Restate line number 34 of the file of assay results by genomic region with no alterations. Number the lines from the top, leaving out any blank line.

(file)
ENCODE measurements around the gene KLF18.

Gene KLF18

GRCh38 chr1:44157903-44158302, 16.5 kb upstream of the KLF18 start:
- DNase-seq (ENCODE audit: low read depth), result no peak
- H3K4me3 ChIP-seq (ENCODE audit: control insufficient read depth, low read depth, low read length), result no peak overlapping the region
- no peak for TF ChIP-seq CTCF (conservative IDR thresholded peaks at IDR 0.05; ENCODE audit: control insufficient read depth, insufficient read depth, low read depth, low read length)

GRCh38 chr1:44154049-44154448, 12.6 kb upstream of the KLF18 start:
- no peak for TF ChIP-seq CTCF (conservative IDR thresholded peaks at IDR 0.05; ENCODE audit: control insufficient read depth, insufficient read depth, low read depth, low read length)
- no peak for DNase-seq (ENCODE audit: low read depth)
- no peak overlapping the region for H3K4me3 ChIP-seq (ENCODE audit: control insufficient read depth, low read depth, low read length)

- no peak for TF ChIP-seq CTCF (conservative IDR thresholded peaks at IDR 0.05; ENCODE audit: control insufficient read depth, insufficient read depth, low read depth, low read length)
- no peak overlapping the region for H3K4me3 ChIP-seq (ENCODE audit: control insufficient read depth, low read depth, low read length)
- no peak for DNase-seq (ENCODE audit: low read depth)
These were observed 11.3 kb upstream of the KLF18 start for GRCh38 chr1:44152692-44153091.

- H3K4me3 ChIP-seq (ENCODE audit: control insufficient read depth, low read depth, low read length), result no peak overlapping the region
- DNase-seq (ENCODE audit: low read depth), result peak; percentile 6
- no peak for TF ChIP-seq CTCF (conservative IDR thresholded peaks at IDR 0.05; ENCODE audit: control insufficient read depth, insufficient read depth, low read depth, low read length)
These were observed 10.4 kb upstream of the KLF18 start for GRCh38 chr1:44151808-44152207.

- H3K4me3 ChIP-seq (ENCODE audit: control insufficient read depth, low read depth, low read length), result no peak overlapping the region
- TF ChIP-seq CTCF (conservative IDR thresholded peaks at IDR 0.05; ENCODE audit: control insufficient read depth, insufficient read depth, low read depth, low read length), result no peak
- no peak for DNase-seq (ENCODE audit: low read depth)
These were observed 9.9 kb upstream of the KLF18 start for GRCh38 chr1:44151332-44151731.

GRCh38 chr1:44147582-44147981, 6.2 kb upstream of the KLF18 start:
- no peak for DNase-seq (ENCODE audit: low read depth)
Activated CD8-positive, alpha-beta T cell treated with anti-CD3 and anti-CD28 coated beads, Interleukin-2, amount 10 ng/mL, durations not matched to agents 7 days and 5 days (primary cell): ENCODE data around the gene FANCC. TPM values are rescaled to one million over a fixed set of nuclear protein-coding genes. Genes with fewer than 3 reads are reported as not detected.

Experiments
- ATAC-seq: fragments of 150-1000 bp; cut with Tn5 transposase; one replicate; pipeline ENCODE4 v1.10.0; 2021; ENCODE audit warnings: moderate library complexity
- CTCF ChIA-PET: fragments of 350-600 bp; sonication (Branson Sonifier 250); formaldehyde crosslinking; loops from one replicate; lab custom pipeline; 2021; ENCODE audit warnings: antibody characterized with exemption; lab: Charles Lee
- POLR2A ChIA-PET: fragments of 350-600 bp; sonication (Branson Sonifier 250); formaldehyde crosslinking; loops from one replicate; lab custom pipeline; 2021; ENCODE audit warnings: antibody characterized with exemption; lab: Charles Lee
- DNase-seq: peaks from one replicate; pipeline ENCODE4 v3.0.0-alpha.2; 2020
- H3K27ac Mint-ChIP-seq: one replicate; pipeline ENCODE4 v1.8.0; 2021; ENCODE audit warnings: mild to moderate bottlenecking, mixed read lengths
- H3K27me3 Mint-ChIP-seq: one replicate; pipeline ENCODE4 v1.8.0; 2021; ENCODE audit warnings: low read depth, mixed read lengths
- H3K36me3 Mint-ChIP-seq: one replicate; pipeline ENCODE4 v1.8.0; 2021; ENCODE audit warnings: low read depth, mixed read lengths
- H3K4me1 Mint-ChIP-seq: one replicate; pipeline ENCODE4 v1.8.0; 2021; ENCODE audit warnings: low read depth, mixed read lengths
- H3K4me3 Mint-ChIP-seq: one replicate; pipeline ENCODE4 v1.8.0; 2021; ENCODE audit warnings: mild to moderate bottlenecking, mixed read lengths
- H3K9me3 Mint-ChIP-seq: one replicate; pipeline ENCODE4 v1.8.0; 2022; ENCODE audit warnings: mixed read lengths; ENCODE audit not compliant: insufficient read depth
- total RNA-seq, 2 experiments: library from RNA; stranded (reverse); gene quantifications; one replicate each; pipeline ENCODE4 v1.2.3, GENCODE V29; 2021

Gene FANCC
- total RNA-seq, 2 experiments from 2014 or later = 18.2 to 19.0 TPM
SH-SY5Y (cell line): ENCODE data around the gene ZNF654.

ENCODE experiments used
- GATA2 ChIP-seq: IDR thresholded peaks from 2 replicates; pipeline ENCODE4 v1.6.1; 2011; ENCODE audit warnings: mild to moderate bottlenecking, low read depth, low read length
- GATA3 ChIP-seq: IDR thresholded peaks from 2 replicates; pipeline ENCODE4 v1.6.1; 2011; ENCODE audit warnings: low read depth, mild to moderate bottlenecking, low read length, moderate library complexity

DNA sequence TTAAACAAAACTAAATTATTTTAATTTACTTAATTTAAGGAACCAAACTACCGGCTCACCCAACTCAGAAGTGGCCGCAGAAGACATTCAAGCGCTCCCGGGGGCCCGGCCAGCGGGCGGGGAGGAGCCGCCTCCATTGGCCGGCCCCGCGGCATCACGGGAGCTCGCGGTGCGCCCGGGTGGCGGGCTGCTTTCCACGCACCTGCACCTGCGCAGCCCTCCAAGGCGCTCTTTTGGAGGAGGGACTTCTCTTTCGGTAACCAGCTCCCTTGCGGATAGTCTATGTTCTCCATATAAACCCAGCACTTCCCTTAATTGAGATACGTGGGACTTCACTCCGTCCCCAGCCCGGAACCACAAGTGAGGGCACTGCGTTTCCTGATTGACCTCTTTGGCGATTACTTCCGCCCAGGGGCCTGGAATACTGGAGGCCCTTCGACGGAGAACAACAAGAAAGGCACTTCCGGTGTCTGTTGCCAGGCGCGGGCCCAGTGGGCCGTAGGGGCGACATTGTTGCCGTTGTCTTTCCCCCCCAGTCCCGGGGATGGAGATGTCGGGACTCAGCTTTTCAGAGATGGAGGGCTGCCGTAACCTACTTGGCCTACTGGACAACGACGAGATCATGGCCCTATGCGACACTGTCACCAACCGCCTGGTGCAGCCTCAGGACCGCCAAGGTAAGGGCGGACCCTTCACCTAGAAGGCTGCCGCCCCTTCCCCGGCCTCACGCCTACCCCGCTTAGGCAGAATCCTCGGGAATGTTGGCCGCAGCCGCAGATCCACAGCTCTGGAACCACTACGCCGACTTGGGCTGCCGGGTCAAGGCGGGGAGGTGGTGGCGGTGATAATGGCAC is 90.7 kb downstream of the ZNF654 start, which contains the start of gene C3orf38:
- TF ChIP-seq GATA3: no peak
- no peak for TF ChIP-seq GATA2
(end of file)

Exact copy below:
- H3K4me1 Mint-ChIP-seq: one replicate; pipeline ENCODE4 v1.8.0; 2021; ENCODE audit warnings: low read depth, mixed read lengths